Will Kepler Reveal Alien Planet Discovery?
This artist’s conception shows the inner four planets of the Gliese 581 system and their host star. (Credit: NASA/Lynette Clark)
As astronomers search through their telescopes for a carbon copy of the Earth, NASA is getting ready to release a trove of new data on hundreds of planets that might be capable of supporting life.
Few scientists expect something so bold. But the latest data on exoplanets – which orbit stars besides our sun – is said to include approximately 400 prospects. The information was part of a the latest data dump sent back by the Kepler space probe, which so far has surveyed some 156,000 stars since it launched into orbit in 2009. On Wednesday, NASA will host a press conference to talk about new information gleaned from Kepler as well as the discovery of any more possible alien planets.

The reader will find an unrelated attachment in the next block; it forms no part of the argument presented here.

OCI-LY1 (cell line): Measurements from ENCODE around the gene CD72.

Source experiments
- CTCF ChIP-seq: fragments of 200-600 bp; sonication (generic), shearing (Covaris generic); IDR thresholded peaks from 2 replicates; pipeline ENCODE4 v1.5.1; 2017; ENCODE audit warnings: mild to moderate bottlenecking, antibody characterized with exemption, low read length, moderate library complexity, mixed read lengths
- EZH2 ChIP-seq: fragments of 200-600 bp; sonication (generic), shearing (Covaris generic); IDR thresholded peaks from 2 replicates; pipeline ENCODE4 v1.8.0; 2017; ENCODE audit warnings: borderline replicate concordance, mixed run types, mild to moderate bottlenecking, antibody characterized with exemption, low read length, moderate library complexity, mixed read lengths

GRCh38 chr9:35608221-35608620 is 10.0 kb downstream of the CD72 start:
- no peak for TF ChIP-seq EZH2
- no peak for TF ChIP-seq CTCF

Earlier this month NASA announced the discovery of the first Earth-size exoplanet. That hardly will be the last.
“Honestly, Kepler’s so good that it’s hard to beat it. It gets the numbers. Kepler’s going to find thousands,” said Geoff Marcy, an astronomer at the University of California, Berkeley, and a Kepler co-investigator, in an interview with LiveScience.com. “I bet by 2020, there’ll be 10,000 planets, and by 2030 there might be another 20,000 or 30,000 more planets.”